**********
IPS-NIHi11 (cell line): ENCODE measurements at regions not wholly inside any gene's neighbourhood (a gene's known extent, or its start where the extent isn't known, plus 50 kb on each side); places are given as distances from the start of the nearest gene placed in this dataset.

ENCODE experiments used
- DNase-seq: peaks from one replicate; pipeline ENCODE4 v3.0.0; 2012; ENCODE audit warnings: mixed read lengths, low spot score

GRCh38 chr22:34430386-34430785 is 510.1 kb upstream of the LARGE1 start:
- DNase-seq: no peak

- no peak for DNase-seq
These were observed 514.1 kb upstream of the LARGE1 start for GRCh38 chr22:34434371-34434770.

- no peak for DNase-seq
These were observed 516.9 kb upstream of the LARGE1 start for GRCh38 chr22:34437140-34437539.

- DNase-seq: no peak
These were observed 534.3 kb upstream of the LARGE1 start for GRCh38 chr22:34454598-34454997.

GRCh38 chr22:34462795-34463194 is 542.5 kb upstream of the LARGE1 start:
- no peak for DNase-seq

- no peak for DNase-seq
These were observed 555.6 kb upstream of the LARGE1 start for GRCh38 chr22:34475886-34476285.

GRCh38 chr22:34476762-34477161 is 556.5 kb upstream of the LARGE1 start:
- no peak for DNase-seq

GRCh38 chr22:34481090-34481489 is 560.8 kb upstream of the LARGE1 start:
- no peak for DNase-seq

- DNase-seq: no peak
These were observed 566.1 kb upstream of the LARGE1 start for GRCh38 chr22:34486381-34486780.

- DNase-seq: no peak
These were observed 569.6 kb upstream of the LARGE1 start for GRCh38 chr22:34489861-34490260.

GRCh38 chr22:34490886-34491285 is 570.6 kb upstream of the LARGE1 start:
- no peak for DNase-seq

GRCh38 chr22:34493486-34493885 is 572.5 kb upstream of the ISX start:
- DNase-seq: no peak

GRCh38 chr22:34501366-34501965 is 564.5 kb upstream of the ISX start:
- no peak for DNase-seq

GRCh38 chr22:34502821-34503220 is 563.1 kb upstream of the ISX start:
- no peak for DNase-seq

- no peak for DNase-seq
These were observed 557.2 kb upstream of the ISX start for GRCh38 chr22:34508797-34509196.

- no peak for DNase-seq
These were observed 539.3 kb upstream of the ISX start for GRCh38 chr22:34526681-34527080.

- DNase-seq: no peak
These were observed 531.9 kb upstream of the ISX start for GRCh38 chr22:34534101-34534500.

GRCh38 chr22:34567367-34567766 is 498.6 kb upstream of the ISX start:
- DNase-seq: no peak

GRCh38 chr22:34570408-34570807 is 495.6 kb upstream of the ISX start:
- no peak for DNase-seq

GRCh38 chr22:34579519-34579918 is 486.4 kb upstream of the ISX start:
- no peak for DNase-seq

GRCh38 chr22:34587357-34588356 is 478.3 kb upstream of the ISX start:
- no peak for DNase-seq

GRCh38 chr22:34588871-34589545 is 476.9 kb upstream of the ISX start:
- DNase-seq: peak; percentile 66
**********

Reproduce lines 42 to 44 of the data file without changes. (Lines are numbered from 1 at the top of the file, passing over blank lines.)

GRCh38 chr22:34579519-34579918 is 486.4 kb upstream of the ISX start:
- no peak for DNase-seq

GRCh38 chr22:34587357-34588356 is 478.3 kb upstream of the ISX start: